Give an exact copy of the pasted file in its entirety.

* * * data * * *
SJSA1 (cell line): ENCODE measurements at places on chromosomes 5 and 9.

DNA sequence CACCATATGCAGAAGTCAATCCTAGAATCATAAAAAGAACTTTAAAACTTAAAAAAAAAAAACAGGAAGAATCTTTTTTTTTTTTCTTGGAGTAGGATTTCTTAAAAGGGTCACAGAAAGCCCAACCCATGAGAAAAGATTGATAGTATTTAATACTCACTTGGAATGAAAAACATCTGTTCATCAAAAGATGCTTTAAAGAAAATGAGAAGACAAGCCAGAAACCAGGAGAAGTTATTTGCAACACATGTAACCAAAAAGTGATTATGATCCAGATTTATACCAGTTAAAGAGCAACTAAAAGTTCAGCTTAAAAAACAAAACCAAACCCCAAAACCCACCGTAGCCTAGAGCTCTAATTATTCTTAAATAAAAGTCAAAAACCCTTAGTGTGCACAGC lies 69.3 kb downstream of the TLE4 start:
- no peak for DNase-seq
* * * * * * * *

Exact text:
SJSA1 (cell line): ENCODE measurements at places on chromosomes 5 and 9.

DNA sequence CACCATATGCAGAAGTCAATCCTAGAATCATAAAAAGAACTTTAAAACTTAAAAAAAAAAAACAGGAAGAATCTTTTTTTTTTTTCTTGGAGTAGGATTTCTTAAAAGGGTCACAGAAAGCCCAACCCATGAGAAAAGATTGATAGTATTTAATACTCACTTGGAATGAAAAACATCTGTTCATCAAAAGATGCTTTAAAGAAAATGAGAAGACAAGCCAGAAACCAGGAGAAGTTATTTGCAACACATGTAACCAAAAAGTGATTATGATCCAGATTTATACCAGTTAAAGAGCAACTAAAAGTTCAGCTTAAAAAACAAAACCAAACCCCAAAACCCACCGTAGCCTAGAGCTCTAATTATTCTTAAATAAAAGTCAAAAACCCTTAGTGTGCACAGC lies 69.3 kb downstream of the TLE4 start:
- no peak for DNase-seq